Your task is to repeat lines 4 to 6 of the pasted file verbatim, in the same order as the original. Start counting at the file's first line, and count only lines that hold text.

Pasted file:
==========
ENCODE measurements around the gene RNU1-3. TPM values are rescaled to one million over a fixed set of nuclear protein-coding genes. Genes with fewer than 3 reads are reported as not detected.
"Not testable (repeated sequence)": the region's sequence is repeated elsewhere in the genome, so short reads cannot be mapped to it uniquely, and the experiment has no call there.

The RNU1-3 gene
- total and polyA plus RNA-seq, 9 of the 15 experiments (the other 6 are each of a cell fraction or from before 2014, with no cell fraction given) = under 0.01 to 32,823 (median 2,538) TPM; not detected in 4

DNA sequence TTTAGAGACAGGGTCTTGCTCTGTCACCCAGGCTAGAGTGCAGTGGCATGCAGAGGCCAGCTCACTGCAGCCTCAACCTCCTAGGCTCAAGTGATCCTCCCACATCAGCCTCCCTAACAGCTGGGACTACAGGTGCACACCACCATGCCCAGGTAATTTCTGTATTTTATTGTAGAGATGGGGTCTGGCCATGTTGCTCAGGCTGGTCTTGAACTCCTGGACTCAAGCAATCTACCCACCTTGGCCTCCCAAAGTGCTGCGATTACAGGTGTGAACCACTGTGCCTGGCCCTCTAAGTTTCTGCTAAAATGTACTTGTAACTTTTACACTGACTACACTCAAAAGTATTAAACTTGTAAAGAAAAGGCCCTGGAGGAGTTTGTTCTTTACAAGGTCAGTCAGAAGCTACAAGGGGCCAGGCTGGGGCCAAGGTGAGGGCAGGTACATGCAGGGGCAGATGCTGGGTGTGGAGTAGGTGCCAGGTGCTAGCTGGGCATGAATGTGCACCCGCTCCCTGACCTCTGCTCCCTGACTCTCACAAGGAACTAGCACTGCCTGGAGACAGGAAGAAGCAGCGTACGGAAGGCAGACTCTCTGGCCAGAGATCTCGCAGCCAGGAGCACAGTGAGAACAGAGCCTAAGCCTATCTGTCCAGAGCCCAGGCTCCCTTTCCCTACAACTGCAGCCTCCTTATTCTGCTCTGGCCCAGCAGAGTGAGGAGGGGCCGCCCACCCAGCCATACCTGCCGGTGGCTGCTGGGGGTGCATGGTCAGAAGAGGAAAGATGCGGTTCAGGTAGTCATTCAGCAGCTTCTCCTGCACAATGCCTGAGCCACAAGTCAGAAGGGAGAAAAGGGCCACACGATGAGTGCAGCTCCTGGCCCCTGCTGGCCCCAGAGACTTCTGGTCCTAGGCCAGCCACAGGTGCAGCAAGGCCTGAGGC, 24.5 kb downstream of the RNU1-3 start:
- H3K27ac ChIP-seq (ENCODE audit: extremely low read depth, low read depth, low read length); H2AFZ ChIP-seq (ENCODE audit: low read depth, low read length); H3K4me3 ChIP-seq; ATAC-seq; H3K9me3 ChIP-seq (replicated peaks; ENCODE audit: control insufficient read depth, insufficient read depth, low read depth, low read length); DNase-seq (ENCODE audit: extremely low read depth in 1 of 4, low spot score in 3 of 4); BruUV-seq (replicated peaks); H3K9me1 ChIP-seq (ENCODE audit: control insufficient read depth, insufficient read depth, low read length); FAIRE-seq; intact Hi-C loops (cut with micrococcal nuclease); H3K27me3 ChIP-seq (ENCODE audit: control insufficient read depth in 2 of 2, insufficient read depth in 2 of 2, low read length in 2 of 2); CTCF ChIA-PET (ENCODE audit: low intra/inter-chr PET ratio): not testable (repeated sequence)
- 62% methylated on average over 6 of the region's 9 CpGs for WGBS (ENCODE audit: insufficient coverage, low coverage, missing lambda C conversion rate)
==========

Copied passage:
- total and polyA plus RNA-seq, 9 of the 15 experiments (the other 6 are each of a cell fraction or from before 2014, with no cell fraction given) = under 0.01 to 32,823 (median 2,538) TPM; not detected in 4

DNA sequence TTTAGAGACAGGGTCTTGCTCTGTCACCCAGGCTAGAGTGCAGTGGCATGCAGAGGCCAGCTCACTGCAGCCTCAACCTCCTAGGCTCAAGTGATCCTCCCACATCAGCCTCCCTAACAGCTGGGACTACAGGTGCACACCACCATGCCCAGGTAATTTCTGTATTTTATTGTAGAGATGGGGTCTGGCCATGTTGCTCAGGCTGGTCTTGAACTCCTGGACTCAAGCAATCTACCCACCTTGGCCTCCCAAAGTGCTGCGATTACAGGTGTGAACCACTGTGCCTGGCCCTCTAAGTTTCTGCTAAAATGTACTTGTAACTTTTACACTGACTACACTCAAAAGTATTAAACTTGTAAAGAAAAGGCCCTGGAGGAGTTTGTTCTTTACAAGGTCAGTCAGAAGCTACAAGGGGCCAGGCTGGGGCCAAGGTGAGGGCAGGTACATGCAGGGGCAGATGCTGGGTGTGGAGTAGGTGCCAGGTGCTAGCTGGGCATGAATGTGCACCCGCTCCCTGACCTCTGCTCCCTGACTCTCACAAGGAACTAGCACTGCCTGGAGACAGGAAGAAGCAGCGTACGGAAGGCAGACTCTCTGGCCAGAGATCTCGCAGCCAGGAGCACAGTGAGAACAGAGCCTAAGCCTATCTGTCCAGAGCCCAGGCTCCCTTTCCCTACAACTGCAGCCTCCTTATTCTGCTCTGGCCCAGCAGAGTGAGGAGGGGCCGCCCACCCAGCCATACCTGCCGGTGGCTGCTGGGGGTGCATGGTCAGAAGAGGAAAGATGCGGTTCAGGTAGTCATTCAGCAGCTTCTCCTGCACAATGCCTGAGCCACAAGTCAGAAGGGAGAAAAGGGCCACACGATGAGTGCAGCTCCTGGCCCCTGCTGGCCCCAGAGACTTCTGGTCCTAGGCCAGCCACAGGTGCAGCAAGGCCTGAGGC, 24.5 kb downstream of the RNU1-3 start:
- H3K27ac ChIP-seq (ENCODE audit: extremely low read depth, low read depth, low read length); H2AFZ ChIP-seq (ENCODE audit: low read depth, low read length); H3K4me3 ChIP-seq; ATAC-seq; H3K9me3 ChIP-seq (replicated peaks; ENCODE audit: control insufficient read depth, insufficient read depth, low read depth, low read length); DNase-seq (ENCODE audit: extremely low read depth in 1 of 4, low spot score in 3 of 4); BruUV-seq (replicated peaks); H3K9me1 ChIP-seq (ENCODE audit: control insufficient read depth, insufficient read depth, low read length); FAIRE-seq; intact Hi-C loops (cut with micrococcal nuclease); H3K27me3 ChIP-seq (ENCODE audit: control insufficient read depth in 2 of 2, insufficient read depth in 2 of 2, low read length in 2 of 2); CTCF ChIA-PET (ENCODE audit: low intra/inter-chr PET ratio): not testable (repeated sequence)